Political Will, Not US Aid, Fosters Foreign Development

By Timothy Ashby. Timothy Ashby, a. former senior official years as a. privatization and economic-development adviser Europe. | The Christian Science Monitor, September 15, 1995 | Go to article overview

Political Will, Not US Aid, Fosters Foreign Development


Timothy Ashby. Timothy Ashby, a. former senior official years as a. privatization and economic-development adviser Europe., The Christian Science Monitor


IN response to years of criticism of the United States foreign-aid program, Congress has significantly reduced the budget for development assistance. It is also considering a bill to abolish the US Agency for International Development (AID). In an era of budget-slashing, opponents of foreign aid argue that the $12.3 billion appropriated for fiscal year 1994 is largely wasted on developing countries. Aid proponents insist that foreign development assistance is both beneficial and a necessary cost of global leadership.

Have the hundreds of billions of dollars spent by the US in foreign aid over the past 40 years actually helped poor nations to develop economically and socially? In most cases, the answer is unfortunately no. With notable exceptions such as Botswana, aid recipients in Africa remain largely mired in poverty and political instability. Aid is also not the magic ingredient to open new export markets for US products. Studies show that the burgeoning Latin American markets are the result of new free-enterprise governments and aggressive American exporters instead of more than $30 billion given in development assistance.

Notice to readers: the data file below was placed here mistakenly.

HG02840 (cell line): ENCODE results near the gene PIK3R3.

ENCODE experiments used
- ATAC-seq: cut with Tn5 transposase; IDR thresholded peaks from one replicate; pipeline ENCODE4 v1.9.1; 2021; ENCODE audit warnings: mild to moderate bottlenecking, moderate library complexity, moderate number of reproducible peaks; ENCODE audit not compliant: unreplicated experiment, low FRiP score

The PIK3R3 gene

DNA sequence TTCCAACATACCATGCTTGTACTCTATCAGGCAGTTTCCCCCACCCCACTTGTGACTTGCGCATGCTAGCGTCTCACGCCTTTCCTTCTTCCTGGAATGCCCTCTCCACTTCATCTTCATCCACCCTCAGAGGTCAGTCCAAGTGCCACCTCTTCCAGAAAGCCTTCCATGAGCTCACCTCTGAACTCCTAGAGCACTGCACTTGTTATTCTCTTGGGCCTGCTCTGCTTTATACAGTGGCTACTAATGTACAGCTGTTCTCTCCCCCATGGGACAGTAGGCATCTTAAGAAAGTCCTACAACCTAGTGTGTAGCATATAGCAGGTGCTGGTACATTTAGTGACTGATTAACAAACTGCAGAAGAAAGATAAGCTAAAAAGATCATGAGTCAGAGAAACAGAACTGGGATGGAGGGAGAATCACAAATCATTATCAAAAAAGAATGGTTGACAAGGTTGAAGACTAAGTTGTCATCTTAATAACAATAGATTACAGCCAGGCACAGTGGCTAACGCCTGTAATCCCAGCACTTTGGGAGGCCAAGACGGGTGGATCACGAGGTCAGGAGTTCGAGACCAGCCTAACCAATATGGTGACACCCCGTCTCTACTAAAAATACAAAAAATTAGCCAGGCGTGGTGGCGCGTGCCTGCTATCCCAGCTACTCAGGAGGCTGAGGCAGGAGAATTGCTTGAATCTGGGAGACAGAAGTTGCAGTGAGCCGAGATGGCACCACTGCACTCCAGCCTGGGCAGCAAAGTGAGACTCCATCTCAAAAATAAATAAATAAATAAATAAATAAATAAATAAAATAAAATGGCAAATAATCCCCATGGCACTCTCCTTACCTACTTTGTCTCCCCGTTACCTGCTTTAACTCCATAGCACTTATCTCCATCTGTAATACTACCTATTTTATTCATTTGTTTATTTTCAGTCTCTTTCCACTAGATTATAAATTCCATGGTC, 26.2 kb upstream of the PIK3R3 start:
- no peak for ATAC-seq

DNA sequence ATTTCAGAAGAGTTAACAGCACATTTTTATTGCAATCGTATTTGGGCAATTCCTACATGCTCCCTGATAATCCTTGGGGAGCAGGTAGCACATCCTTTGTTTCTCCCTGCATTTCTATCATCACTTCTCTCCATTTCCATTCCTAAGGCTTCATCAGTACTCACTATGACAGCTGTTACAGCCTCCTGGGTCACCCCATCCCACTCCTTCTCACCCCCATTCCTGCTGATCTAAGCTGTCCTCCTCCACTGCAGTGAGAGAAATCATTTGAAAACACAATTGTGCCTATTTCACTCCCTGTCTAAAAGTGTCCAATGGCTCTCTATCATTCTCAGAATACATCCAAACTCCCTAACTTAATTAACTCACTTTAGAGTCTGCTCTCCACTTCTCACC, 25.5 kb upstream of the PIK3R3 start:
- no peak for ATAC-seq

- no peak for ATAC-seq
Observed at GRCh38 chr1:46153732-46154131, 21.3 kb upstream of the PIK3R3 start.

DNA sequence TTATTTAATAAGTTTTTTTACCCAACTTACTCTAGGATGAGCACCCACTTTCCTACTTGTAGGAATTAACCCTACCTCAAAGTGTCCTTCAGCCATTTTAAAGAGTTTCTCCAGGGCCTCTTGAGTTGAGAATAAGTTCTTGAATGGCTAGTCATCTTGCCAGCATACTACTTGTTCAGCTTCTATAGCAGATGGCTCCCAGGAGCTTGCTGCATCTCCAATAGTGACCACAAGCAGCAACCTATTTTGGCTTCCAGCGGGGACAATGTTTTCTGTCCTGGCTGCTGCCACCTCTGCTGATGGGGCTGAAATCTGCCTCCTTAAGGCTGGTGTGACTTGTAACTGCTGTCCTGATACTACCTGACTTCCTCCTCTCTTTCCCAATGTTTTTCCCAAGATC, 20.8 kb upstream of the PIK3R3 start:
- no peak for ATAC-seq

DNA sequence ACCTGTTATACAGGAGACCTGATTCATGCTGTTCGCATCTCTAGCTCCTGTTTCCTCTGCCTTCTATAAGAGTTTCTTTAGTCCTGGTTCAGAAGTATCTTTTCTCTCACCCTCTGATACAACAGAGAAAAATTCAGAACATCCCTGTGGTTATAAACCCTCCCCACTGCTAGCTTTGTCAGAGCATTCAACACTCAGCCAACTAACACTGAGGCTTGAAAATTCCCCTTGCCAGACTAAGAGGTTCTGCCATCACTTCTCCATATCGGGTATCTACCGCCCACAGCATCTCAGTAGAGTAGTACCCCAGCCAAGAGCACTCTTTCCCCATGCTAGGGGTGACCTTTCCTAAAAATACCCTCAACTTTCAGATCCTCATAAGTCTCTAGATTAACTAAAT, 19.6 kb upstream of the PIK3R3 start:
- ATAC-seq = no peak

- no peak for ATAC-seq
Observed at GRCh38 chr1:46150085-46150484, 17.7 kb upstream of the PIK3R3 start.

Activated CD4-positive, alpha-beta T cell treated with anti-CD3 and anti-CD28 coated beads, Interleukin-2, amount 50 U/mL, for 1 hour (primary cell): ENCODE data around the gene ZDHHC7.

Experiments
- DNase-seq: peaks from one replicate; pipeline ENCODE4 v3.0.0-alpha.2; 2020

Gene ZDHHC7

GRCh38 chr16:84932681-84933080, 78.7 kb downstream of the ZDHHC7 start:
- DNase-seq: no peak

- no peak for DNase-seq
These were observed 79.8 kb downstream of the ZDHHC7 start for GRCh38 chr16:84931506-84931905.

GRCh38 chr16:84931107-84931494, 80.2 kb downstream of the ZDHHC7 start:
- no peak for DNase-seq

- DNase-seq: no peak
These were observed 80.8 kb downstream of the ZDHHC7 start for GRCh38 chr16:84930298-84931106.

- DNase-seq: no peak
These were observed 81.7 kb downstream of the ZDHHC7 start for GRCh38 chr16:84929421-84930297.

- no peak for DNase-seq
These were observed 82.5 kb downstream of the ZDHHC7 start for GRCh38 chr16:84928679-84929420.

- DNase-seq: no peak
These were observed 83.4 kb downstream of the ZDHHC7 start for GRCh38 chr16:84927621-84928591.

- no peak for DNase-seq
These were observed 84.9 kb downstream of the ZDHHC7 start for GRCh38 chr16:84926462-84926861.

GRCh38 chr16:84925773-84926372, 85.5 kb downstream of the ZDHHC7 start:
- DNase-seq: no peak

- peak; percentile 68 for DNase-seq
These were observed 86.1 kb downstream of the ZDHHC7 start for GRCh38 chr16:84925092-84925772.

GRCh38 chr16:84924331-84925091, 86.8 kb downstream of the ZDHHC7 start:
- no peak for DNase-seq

Ironically, some of the fastest-growing economies in the world today are those such as China and Vietnam, which have been cut off from US aid for many years. In Eastern Europe, the most dynamic economies are those that have received relatively little assistance.

A prime example is the small former Yugoslav republic of Slovenia. Following independence in 1991, the Slovenian government requested US help in two areas: reforming the financial and banking sector and privatizing key industries. Slovenia received only $2.8 million from AID in 1994 to support these economic-restructuring activities. Today, it has the highest per capita gross domestic product of all former "socialist" republics in Eastern Europe (nearly twice that of the Czech Republic). Slovenia's GDP grew more than 5 percent last year and the country enjoyed a healthy current-account surplus of $2.6 billion. Earlier this year, London's respected Economist magazine rated Slovenia as having "the brightest medium-term prospects among the countries of Eastern Europe and the former Soviet Union."

This is in marked contrast to Russia, which received the bulk of US aid to the region in 1994. The $2 billion committed to Russia was described by the majority and minority leaders of the US House of Representatives as "simply inadequate in its strategy, its intensity, and its implementation." AID has admitted that its Russian program "lacks focus" and acknowledges that most of the funds appropriated actually go to US consultants rather than to the Russian people: the most common complaint of AID's recipients everywhere. …

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